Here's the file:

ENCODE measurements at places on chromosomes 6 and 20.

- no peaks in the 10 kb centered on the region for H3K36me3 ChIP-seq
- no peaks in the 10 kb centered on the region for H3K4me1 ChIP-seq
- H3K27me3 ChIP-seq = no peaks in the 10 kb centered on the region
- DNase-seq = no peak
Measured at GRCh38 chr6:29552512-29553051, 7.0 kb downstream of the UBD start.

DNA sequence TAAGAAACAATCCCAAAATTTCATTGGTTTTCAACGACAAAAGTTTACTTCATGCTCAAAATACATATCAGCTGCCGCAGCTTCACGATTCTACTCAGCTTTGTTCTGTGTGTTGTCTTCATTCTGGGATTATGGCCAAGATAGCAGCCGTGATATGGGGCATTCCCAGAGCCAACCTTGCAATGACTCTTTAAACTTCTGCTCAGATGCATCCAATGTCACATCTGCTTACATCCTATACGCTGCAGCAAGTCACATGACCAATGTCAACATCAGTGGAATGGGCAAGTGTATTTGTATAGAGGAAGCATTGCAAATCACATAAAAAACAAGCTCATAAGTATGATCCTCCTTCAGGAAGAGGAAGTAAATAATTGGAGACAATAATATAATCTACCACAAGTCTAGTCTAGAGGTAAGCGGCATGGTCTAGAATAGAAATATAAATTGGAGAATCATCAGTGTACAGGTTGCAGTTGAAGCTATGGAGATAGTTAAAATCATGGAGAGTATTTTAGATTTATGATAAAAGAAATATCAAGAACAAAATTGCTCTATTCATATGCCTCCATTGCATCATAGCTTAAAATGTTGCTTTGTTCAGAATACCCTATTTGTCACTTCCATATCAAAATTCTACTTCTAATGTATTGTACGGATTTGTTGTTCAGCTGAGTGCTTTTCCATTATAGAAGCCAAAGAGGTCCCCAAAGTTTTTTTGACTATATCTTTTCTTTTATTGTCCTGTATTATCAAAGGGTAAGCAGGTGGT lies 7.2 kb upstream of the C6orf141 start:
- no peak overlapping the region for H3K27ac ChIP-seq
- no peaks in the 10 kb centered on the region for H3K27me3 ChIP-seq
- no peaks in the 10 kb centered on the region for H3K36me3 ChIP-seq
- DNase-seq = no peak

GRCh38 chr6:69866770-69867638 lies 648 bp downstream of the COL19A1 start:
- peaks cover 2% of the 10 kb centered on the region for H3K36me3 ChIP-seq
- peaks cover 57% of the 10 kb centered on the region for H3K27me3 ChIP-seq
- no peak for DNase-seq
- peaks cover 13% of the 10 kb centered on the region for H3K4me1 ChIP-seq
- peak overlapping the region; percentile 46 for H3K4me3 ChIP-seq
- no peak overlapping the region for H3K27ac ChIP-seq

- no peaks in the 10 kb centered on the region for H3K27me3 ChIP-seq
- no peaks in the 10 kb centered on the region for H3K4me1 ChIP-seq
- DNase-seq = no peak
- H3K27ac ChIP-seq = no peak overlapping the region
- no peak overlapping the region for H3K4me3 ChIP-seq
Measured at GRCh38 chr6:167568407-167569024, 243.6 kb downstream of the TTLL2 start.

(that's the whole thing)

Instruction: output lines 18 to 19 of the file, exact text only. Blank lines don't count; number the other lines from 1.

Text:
- no peak overlapping the region for H3K27ac ChIP-seq

- no peaks in the 10 kb centered on the region for H3K27me3 ChIP-seq